Saturday, April 30, 2011

Tuesday, April 19, 2011

Dr Elizabeth Dodd

Can somebody tell me what meadowdust means? I guess it must be some sort of weird Griffith dialect.

Sunday, April 17, 2011

The Honeytrap Worked

You can lock them out now.

Friday, April 1, 2011

OpenStreetMap to restrict future availability of planet.osm

(reprinted from BusinessWeek, with thanks)

In the great geodata wars, OpenStreetMap (OSM) has portrayed itself as the open-source crusader doing battle against the leaders in proprietary data - Tele Atlas, Navteq and Google.

Unlike its rivals, OSM makes the underlying data for its popular map publicly available, and anyone can access it and tailor it for use in mobile phones, tablets, Garmin GPS units, even automobiles.

So what happens when OSM decides to keep the latest version of its map data to itself? Its fans are about to find out.

OSM says it will delay the distribution of its newest map data, known as planet.osm, at least for the foreseeable future. The project says the data, which is designed specifically for a rendering known as the 'Mapnik' style, is not yet ready to be altered by outside programmers and customized for other uses.

"To make an attractive map, we made some design tradeoffs," says Fake Mikel Maron, convener of OSM's Fake Strategic Working Group. "We didn't want to think about what it would take for the same data to be useful elsewhere. People would have had to stop tagging for the renderer, the Americans would have actually had to spend 15 minutes thinking about dupe nodes, and we'd have had a huge additional support burden. It would have required a lot of additional resources and extended our schedule beyond what we thought was reasonable. So we took a shortcut."

Maron says that if OSM were to open-source the data now, as it has with other versions of planet.osm, it couldn't prevent developers from putting the data in routing applications "and creating a really bad user experience. We have no idea if people can even route with this shit."

He points to a project called "Osmarender" as an example of the pitfalls of unfettered access to the data. "OSMF is still having to deal with claims for retina damage even today."

Instead, users will be encouraged to use a new, tightly-controlled routing option on the OSM front page. Access will also be available to map tiles through high quality "scraping" applications, such as GMapCatcher and Tilewolf, that have received a seal of approval from the OSM sysadmin team.

"OSM is an open-source project," Maron adds. "We have not changed our strategy."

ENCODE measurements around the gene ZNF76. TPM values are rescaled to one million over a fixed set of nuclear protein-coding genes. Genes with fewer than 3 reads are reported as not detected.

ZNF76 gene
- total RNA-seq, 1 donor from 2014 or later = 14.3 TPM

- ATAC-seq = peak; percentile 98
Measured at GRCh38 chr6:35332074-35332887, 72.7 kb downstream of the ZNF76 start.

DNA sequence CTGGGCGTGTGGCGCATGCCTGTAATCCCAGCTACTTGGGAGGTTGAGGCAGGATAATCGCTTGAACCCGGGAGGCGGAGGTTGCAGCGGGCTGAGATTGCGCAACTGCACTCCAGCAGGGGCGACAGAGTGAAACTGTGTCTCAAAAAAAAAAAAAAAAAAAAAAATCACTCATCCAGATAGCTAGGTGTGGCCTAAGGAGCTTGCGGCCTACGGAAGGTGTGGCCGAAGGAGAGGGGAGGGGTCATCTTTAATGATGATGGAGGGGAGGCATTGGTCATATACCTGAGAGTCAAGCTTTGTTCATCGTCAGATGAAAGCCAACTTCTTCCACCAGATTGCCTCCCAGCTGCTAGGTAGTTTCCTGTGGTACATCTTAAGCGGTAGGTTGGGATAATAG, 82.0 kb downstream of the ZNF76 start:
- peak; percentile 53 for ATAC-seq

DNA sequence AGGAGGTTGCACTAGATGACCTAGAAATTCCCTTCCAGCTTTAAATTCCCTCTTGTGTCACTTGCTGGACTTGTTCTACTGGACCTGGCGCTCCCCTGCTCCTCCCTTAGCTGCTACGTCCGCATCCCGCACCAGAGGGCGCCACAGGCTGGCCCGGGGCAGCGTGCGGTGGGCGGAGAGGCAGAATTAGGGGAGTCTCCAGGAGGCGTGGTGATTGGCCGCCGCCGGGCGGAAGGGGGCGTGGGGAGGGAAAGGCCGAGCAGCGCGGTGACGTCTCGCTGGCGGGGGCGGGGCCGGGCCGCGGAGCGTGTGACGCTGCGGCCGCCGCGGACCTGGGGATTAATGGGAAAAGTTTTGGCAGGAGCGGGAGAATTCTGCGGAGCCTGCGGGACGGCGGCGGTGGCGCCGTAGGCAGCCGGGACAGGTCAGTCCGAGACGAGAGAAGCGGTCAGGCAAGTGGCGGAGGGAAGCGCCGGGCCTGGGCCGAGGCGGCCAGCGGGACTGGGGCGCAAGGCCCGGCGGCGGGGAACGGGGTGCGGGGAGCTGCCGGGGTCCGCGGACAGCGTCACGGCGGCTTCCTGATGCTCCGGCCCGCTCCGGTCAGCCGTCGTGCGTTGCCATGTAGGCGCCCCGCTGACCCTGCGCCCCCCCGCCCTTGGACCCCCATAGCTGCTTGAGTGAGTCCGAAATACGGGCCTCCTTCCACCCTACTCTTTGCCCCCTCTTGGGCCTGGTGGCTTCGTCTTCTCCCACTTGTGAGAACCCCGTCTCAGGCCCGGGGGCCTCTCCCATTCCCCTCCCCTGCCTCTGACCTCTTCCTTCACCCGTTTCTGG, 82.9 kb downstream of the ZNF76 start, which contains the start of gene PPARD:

Even so, the new approach represents a significant volte face for a project whose founder once defined "openness" as "wget". To ascertain the impact of this latest move, our reporters asked well-known "services on OSM" company, CloudMade, how the withdrawal of planet.osm would affect their future business plans. 

But CEO Yahoo Smorgasbord told us that, as they were still crunching through a planet file from January 2009 with the aim of eventually refreshing their map tiles, maybe, they did not anticipate any serious problems.

Nevertheless, the open-ended delay will likely generate unease among device makers, application developers, and members of the open-source community, many of whom are financially and philosophically invested in OpenStreetMap. Some critics, principally based in Australia, have long questioned the OSM Foundation's commitment to openness, and this latest news will give them added ammunition. (That said, the same guys have also questioned the theory of evolution, the world being round, and gravity.)

It may also provide justification for critics of OSM, particularly from the traditional GIS world, who argued that it creates a Wild West of map data by allowing people to do what they pleased. Some of the early OSM routing applications, for example, looked silly when compared with professional products such as Google, mostly because OSM hadn't been built for this type of use, but also because they were trying to use Gosmore.

Still, programmers took the data and dished out subpar routing apps. This time around, the OSM Foundation appears to be reining in openness in favor of a highly controlled release of map data.

Sent from my Android phone

Thursday, January 27, 2011

Private jet trauma

So the good news about working at Bing is that I can afford a private jet, the bad news is that we haven't released OSM-based routing yet.

So to navigate the jet I have to use some app powered by my previous company. I don't need to tell you the rest.